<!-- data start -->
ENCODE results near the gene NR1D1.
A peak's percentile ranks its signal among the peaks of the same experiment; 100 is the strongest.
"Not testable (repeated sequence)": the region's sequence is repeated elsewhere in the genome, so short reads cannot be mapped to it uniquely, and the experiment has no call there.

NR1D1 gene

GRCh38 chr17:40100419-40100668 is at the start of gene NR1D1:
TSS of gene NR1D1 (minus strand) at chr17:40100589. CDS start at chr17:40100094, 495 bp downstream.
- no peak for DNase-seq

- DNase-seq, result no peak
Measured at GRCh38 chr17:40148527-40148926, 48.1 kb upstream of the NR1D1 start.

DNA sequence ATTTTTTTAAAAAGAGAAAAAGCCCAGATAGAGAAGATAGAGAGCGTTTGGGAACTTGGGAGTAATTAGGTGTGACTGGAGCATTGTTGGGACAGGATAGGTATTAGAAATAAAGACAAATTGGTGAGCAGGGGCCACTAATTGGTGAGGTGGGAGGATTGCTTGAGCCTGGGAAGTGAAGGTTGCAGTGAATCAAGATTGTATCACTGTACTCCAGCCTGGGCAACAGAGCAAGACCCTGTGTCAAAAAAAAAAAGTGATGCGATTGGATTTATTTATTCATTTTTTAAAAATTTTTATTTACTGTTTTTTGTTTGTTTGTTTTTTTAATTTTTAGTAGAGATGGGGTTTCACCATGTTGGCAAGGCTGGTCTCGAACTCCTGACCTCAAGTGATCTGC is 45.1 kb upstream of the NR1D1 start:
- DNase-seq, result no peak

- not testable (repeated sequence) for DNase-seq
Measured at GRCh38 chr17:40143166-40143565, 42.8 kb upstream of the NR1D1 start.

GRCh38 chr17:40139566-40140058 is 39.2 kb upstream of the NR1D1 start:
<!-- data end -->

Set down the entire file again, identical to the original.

ENCODE results near the gene NR1D1.
A peak's percentile ranks its signal among the peaks of the same experiment; 100 is the strongest.
"Not testable (repeated sequence)": the region's sequence is repeated elsewhere in the genome, so short reads cannot be mapped to it uniquely, and the experiment has no call there.

NR1D1 gene

GRCh38 chr17:40100419-40100668 is at the start of gene NR1D1:
TSS of gene NR1D1 (minus strand) at chr17:40100589. CDS start at chr17:40100094, 495 bp downstream.
- no peak for DNase-seq

- DNase-seq, result no peak
Measured at GRCh38 chr17:40148527-40148926, 48.1 kb upstream of the NR1D1 start.

DNA sequence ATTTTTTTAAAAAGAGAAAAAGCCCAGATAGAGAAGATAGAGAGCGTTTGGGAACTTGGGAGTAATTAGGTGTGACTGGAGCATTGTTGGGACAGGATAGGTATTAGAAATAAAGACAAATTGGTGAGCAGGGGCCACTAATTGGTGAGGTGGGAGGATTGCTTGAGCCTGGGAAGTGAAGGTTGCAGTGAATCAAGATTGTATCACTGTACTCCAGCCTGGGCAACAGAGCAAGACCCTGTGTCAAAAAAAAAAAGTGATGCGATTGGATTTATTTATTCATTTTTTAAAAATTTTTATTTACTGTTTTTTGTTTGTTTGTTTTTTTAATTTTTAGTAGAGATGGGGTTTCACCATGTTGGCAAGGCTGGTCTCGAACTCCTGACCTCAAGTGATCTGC is 45.1 kb upstream of the NR1D1 start:
- DNase-seq, result no peak

- not testable (repeated sequence) for DNase-seq
Measured at GRCh38 chr17:40143166-40143565, 42.8 kb upstream of the NR1D1 start.

GRCh38 chr17:40139566-40140058 is 39.2 kb upstream of the NR1D1 start: